Dozens of ancient Egyptian graves found with rare clay coffins
ARCHAEOLOGISTS have discovered 83 graves from ancient Egypt, but the human remains were kept in a strange coffin in an incredibly rare kind of burial.
Often, Ancient Egyptian corpses are found interred in sarcophagi. Sarcophagi is a stone coffin, typically adorned with a sculpture or inscription and associated with the ancient civilisations of Egypt.
However, these coffins were instead shaped out of clay. The graves date to the civilisation of Bhutto, or Lower Egypt and are a rare finding in Dakahlia.
Archaeologists recently discovered 83 ancient graves from the first half of the fourth millennium B.C. The graves were located in the Dakahlia Governorate of northern Egypt, not too far from the Mediterranean Sea. However, on further examination, the came across some incredibly rare findings.
In other parts of Egypt during that time, elite people were usually buried in mud-brick tombs or wood coffins.
Meanwhile poorer people were often buried in shallow holes, according to University College London.
The team also found three graves from the Naqada III period, which lasted from about 3200 to 3000 B.C. It’s unusual to find clay coffins in Dakahlia from Naqada III.
The excavated Naqada III graves contained a trove of artifacts to be carefully studied.
So far, excavators have discovered handmade pottery, oyster shells, a bowl in the shape of a tilapia and two bowls — one rectangular and one circular — of kohl, a cosmetic that Egyptians painted around their eyes, as well as a kohl plate.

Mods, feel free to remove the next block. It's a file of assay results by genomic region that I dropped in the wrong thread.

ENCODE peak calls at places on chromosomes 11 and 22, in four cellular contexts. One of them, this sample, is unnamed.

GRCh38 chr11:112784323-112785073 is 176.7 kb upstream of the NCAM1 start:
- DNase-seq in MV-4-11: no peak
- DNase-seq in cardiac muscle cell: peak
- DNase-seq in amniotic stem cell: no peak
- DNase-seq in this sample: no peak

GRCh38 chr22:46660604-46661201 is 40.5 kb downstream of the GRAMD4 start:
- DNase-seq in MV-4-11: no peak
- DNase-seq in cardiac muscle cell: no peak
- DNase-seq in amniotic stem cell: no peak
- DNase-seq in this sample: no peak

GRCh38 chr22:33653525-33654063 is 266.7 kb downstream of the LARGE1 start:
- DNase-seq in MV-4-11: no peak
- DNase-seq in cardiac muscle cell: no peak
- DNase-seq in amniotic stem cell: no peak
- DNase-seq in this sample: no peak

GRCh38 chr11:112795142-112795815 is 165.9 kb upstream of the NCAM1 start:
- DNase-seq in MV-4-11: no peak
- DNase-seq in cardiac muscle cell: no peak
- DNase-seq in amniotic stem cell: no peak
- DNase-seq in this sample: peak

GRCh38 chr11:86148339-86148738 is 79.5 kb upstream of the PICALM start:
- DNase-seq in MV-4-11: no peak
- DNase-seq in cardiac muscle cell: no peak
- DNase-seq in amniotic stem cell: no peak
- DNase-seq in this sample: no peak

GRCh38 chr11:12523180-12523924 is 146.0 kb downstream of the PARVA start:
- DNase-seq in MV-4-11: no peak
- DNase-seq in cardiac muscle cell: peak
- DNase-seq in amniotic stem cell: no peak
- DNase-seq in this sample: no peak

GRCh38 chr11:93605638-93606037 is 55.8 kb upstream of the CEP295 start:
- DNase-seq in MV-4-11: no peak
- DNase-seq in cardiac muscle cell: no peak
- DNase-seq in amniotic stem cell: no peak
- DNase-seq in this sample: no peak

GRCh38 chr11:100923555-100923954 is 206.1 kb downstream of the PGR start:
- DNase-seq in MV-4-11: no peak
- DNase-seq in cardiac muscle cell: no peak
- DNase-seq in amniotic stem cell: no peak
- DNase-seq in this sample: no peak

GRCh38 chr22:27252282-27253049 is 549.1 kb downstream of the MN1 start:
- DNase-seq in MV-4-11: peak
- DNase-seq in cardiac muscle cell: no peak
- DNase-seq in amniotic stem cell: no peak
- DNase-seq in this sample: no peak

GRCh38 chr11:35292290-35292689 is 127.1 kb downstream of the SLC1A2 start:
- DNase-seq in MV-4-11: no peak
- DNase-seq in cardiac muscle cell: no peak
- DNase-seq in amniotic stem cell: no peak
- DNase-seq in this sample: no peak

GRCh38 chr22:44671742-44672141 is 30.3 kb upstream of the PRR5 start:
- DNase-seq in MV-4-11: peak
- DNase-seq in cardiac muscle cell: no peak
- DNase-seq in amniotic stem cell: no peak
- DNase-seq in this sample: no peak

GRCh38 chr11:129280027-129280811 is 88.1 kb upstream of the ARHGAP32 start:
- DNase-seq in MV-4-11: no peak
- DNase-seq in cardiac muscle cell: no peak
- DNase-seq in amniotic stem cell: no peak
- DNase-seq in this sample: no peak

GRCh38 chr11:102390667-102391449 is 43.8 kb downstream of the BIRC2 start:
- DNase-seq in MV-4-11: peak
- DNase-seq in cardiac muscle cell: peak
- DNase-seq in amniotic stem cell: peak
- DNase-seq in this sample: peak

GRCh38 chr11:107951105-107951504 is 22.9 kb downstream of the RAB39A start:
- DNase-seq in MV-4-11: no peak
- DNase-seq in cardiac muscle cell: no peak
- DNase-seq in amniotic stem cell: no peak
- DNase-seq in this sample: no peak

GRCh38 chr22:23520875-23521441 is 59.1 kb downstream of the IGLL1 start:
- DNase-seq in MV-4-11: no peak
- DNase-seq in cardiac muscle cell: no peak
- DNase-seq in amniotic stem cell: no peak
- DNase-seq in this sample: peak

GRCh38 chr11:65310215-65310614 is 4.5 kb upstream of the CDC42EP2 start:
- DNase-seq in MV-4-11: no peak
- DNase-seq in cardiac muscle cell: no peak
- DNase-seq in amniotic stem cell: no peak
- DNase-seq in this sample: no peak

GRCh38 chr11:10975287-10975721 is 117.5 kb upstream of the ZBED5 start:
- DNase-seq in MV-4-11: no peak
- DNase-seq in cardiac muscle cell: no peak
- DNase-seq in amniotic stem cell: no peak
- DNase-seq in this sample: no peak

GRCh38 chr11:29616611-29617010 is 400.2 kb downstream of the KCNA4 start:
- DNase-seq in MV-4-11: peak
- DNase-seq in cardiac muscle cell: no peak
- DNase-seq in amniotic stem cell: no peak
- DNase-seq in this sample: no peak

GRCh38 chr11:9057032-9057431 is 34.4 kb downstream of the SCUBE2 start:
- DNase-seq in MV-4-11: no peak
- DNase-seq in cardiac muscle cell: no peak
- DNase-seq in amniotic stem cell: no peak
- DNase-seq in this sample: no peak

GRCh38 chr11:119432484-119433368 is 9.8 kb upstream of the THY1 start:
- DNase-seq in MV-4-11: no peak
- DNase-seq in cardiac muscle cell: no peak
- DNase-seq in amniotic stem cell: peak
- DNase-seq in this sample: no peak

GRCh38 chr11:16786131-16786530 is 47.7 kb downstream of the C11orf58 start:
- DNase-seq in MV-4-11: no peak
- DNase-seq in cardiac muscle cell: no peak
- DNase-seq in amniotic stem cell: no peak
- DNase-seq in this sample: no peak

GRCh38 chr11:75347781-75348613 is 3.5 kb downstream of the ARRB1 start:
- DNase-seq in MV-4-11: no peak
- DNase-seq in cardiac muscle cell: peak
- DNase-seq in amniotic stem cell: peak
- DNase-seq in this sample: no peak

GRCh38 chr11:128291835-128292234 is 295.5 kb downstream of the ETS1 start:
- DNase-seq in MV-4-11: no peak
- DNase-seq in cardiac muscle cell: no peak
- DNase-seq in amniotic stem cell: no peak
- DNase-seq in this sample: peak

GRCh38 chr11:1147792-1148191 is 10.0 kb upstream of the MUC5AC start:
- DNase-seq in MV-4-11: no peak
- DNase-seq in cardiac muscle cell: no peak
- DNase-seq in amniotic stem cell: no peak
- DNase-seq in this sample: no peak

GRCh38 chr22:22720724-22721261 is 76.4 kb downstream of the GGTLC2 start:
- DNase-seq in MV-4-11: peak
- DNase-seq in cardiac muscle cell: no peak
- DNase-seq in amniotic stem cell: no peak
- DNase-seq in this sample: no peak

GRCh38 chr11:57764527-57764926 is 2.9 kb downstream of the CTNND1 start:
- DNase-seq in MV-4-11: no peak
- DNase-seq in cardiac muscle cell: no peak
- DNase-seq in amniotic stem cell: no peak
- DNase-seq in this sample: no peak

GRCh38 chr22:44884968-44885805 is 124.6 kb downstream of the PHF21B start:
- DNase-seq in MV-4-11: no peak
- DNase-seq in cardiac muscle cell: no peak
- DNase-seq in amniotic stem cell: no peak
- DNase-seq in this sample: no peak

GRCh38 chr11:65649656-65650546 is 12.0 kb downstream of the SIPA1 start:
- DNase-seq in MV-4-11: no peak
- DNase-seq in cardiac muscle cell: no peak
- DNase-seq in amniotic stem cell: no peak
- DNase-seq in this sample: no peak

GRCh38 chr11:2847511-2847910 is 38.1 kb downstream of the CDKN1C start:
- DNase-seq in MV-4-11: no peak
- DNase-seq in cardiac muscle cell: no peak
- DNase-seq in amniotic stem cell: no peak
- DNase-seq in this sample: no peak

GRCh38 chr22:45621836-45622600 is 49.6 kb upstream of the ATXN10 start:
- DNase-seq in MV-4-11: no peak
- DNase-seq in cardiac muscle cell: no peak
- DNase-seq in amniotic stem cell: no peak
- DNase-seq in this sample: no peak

Some of the artifacts are much younger than the tombs would suggest. A handful date to the Hyksos period, or around 1630 to 1523 B.C.
These artifacts included ovens and stoves, the remains of mud-brick building foundations and four mud-brick burials.
These burials held the remains of a child and three adults according to Fathi Al-Talhawi, head of the excavation and director general of the Dakahlia Antiquities.
This comes after Egypt experts uncovered a funeral mask “More beautiful that Tutankhamun’s” in the sand outside the location of a new tomb.
The discovery was made in Qubbet el-Hawa, a site on the western bank of the Nile, opposite Aswan, by archaeologist Martina Bardonova.
Bardonova was leading a Spanish research team investigating the reign of Hatshepsut when they discovered an unopened tomb in the cliffs. Hatshepsut was the first ever female ruler of Egypt.
Experts delicately excavated the outside of the tomb before they broke in, making an incredible development.
Dr Bardonov was absolutely thrilled with the find, even claiming it was beautiful that Tutankhamun’s.
She said: “Oh, my God, you can see the beautiful cartonnage. “So skilful, look at how they made the eyes.